eTwinning Visibility Newsletter no. 4 eTwinning Visibility Newsletter no. 4 - Page 71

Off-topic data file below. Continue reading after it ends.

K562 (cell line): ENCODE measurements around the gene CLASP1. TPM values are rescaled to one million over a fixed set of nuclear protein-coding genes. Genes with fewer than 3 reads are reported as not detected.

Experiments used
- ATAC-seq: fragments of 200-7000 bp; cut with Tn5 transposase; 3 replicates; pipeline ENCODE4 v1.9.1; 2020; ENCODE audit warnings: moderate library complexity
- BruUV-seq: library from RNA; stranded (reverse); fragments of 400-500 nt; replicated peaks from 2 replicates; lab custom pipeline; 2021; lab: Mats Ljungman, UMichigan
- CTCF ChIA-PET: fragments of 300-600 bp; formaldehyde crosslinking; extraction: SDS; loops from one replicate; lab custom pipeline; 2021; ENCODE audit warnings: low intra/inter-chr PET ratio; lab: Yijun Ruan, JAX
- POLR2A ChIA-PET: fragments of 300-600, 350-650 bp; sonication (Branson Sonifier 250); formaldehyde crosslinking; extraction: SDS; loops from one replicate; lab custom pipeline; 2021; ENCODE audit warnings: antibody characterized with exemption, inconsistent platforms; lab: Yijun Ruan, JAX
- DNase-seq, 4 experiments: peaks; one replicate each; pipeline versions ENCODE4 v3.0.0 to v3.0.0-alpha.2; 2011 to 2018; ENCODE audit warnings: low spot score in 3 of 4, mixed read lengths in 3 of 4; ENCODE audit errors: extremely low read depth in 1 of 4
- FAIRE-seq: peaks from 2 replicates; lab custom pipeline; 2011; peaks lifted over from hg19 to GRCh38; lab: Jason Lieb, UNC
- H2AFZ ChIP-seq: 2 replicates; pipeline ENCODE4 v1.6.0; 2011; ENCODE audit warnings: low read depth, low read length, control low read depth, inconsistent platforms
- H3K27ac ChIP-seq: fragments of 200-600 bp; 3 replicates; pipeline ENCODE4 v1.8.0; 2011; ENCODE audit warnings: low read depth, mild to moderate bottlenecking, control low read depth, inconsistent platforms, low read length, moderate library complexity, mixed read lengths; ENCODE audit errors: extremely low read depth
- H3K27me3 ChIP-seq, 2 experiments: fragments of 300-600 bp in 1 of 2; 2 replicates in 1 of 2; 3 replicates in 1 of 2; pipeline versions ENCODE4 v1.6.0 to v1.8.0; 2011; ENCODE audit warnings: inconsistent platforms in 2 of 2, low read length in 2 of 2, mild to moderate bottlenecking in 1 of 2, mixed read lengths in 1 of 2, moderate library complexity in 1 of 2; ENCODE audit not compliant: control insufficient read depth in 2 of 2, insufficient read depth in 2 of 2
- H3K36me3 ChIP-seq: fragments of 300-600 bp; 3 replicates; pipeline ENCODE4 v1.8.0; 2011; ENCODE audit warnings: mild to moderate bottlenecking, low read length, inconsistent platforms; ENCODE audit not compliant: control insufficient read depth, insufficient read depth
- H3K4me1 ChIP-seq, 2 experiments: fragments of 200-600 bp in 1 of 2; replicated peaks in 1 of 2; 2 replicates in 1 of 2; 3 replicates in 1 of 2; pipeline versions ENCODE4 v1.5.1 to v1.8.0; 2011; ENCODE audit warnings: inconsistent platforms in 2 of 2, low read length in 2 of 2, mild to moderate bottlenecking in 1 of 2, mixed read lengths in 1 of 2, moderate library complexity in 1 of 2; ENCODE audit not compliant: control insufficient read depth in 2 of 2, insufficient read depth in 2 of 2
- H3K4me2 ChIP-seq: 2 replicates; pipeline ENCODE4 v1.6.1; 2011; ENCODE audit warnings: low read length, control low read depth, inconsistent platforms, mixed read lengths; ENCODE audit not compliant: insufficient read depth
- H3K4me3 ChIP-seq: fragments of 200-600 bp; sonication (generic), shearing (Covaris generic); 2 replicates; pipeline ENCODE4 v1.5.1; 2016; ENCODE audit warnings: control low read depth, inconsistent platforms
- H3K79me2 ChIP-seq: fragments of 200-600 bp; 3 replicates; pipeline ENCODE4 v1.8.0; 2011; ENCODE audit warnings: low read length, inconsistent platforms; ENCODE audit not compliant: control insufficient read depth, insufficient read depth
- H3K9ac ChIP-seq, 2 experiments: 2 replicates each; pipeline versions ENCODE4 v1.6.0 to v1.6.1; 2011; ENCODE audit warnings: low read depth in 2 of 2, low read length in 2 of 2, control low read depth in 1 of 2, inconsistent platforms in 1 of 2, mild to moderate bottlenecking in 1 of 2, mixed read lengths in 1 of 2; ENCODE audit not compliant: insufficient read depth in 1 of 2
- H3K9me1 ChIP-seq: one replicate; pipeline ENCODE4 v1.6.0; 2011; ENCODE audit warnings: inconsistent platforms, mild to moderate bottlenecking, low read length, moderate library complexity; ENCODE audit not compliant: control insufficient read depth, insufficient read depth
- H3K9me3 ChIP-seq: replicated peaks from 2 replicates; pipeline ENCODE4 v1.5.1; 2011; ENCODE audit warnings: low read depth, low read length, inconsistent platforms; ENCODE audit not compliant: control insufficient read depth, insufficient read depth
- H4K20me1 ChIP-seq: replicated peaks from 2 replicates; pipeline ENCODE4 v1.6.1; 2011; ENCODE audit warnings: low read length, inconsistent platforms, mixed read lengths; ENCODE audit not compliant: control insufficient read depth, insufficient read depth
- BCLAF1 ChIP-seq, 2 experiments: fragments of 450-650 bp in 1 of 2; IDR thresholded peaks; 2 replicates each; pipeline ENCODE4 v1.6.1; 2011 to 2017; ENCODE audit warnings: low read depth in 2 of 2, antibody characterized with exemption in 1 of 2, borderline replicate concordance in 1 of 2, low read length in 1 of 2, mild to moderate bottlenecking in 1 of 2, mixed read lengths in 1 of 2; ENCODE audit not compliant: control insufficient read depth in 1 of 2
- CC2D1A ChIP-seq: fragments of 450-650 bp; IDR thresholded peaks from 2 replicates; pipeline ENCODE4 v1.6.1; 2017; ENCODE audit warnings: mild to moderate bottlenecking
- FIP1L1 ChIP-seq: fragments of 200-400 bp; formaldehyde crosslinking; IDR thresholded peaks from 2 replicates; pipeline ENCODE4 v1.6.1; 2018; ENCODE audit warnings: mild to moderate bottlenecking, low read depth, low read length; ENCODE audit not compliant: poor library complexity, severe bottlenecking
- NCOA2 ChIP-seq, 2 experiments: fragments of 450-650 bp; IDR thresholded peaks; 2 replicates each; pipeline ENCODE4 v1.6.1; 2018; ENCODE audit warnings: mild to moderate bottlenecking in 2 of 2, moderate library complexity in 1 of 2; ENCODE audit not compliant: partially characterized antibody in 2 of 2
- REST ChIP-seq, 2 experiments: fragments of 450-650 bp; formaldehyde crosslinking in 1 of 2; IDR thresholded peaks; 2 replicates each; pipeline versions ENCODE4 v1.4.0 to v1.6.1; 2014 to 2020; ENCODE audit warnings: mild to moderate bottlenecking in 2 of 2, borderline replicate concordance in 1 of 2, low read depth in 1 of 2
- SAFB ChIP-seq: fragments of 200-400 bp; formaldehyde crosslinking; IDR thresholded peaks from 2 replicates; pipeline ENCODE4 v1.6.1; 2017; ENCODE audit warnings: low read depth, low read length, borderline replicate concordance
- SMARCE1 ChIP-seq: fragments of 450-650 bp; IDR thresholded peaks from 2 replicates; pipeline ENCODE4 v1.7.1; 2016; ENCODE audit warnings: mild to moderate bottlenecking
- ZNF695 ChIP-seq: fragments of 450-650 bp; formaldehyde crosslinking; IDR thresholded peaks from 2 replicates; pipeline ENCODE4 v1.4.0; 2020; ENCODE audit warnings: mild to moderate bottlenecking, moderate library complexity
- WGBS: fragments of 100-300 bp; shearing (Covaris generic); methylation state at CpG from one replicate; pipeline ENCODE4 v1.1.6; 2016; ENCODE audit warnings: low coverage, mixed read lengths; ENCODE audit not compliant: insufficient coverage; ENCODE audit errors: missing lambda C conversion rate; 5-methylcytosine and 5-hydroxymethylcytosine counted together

Visibility of eTwinning Projects Group July 2014 Newsletter -----------------------------------------------------------------------------------------------------And find a way to assess the outcomes and incorporate the results to the students’ marks every term. For example, I assessed the cultural part of the subject through the presentations they made for the project instead of taking an exam. 6 Organize the work and, at the same time, be flexible Let us spend some time planning. It is not very exciting, I know, but if the activities are spread all over the project instead of being concentrated over a short period of time due to lack of organization, there will be fewer things to do at the same time. Every month we had a topic – knowing each other, ruins and settlements near to your city, religion, music and arts, cuisine and banquets, houses, sculptures, buildings, and the final outcome: a calendar – and then we organized the activities in detail. But also be flexible enough to incorporate new activities or outcomes into the project while developing or to take them out if you consider them irrelevant at that moment. This flexibility will allow you to focus on the quality of the project, not on the activities themselves, and you will feel free to adapt the project to your current situation, not the other way round. need to do every single thing yourself. So, talking to some responsible colleagues about joining the project is likely to be a good idea. If everyone is in charge of a small piece of work, all of you will be more relaxed. If not, work alone, organize yourself and avoid lots of problems. That is what Mutlu did in his school. He managed to involve some teachers, such as History, Literature, Arts teachers, and they were assigned a task related to their subject. 8 Give responsibilities to the students The students involved in a project should have some degree of responsibility in it. It will make them more motivated, more independent, and they will consider the project as their own. I think it is a good thing when they can see the immediate consequences of their work, feeling proud or embarrassed about it, as they are going to share it with other people who will judge it in some way. This was one of the best aspects of this eTwinning project for my students. They told me they liked to be teachers for other students and responsible in some way for their learning when we offered every month the language pieces for their workshop, or we translated the recipes into Latin and then they cooked them. For example, our first idea for May was sculpture, but the Turkish students were absolutely thrilled with making models of Roman buildings although it was so difficult to get them in Turkey, so we bought some models in Spain and they spent almost two months building an authentic Roman town. And, as with the teachers, you only have to organize, monitor and supervise. 9 Ask for help You are not supposed to know everything! So, ask for help if needed. Trying to reinvent the wheel all by yourself is a waste of time and energy. 7 Work in teams Sometimes working in teams can be a nightmare but, if it works, you can share the tasks and do not Maybe you can ask your colleagues at school, your partners in the project or an eTwinning ambassador, you can look for training on the eTwinning website or use the project cards to be in touch with your National Support Service and get 71